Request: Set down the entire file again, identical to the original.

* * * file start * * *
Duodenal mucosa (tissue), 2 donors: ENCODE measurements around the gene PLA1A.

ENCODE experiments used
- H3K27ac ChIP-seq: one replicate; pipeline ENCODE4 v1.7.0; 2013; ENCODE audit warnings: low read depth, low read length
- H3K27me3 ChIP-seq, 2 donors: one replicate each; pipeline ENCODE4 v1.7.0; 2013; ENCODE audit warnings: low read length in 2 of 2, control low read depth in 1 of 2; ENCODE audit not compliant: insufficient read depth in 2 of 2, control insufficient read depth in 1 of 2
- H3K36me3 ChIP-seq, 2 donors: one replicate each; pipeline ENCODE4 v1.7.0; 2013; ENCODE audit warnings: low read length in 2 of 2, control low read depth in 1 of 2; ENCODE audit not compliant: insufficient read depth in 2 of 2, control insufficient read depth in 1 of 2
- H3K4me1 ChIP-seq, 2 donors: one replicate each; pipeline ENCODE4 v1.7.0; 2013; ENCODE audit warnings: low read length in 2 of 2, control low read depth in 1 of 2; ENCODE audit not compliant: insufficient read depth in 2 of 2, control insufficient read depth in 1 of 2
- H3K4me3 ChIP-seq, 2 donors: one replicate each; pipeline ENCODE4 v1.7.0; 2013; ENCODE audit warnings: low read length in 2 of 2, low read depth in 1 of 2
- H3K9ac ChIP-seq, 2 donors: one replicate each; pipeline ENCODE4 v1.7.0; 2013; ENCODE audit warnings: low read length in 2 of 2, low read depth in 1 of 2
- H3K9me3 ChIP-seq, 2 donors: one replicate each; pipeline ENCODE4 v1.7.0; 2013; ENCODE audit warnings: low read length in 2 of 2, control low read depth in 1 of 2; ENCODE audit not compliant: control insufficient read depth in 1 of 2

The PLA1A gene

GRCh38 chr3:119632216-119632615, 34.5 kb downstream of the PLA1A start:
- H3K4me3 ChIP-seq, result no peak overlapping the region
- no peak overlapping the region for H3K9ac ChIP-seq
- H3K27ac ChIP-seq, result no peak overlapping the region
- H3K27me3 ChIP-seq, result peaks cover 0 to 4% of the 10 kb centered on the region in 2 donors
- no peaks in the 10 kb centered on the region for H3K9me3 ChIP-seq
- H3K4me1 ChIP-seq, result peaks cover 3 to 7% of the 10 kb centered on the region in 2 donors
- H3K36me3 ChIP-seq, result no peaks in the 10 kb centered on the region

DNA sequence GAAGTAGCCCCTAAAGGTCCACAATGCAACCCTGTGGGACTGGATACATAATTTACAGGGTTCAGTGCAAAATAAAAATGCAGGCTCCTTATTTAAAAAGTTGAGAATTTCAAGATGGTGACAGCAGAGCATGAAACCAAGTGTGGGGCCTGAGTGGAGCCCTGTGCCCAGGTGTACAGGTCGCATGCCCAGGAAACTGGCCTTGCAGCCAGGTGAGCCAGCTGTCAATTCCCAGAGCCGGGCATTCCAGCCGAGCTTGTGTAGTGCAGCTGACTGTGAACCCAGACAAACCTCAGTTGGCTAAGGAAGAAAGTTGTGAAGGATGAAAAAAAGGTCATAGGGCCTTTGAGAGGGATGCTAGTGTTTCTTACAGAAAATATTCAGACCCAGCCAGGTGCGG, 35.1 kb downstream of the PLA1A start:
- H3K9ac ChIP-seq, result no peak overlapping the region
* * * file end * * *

Duodenal mucosa (tissue), 2 donors: ENCODE measurements around the gene PLA1A.

ENCODE experiments used
- H3K27ac ChIP-seq: one replicate; pipeline ENCODE4 v1.7.0; 2013; ENCODE audit warnings: low read depth, low read length
- H3K27me3 ChIP-seq, 2 donors: one replicate each; pipeline ENCODE4 v1.7.0; 2013; ENCODE audit warnings: low read length in 2 of 2, control low read depth in 1 of 2; ENCODE audit not compliant: insufficient read depth in 2 of 2, control insufficient read depth in 1 of 2
- H3K36me3 ChIP-seq, 2 donors: one replicate each; pipeline ENCODE4 v1.7.0; 2013; ENCODE audit warnings: low read length in 2 of 2, control low read depth in 1 of 2; ENCODE audit not compliant: insufficient read depth in 2 of 2, control insufficient read depth in 1 of 2
- H3K4me1 ChIP-seq, 2 donors: one replicate each; pipeline ENCODE4 v1.7.0; 2013; ENCODE audit warnings: low read length in 2 of 2, control low read depth in 1 of 2; ENCODE audit not compliant: insufficient read depth in 2 of 2, control insufficient read depth in 1 of 2
- H3K4me3 ChIP-seq, 2 donors: one replicate each; pipeline ENCODE4 v1.7.0; 2013; ENCODE audit warnings: low read length in 2 of 2, low read depth in 1 of 2
- H3K9ac ChIP-seq, 2 donors: one replicate each; pipeline ENCODE4 v1.7.0; 2013; ENCODE audit warnings: low read length in 2 of 2, low read depth in 1 of 2
- H3K9me3 ChIP-seq, 2 donors: one replicate each; pipeline ENCODE4 v1.7.0; 2013; ENCODE audit warnings: low read length in 2 of 2, control low read depth in 1 of 2; ENCODE audit not compliant: control insufficient read depth in 1 of 2

The PLA1A gene

GRCh38 chr3:119632216-119632615, 34.5 kb downstream of the PLA1A start:
- H3K4me3 ChIP-seq, result no peak overlapping the region
- no peak overlapping the region for H3K9ac ChIP-seq
- H3K27ac ChIP-seq, result no peak overlapping the region
- H3K27me3 ChIP-seq, result peaks cover 0 to 4% of the 10 kb centered on the region in 2 donors
- no peaks in the 10 kb centered on the region for H3K9me3 ChIP-seq
- H3K4me1 ChIP-seq, result peaks cover 3 to 7% of the 10 kb centered on the region in 2 donors
- H3K36me3 ChIP-seq, result no peaks in the 10 kb centered on the region

DNA sequence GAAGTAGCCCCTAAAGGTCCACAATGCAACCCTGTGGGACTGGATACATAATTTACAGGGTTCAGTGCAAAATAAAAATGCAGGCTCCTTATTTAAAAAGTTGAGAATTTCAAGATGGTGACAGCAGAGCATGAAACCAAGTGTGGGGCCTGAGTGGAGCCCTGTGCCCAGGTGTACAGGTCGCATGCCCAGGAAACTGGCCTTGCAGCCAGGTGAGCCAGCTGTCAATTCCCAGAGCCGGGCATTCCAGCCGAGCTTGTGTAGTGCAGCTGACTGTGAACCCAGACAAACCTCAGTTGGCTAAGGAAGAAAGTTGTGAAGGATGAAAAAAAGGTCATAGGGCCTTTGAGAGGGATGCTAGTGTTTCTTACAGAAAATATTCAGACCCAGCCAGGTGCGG, 35.1 kb downstream of the PLA1A start:
- H3K9ac ChIP-seq, result no peak overlapping the region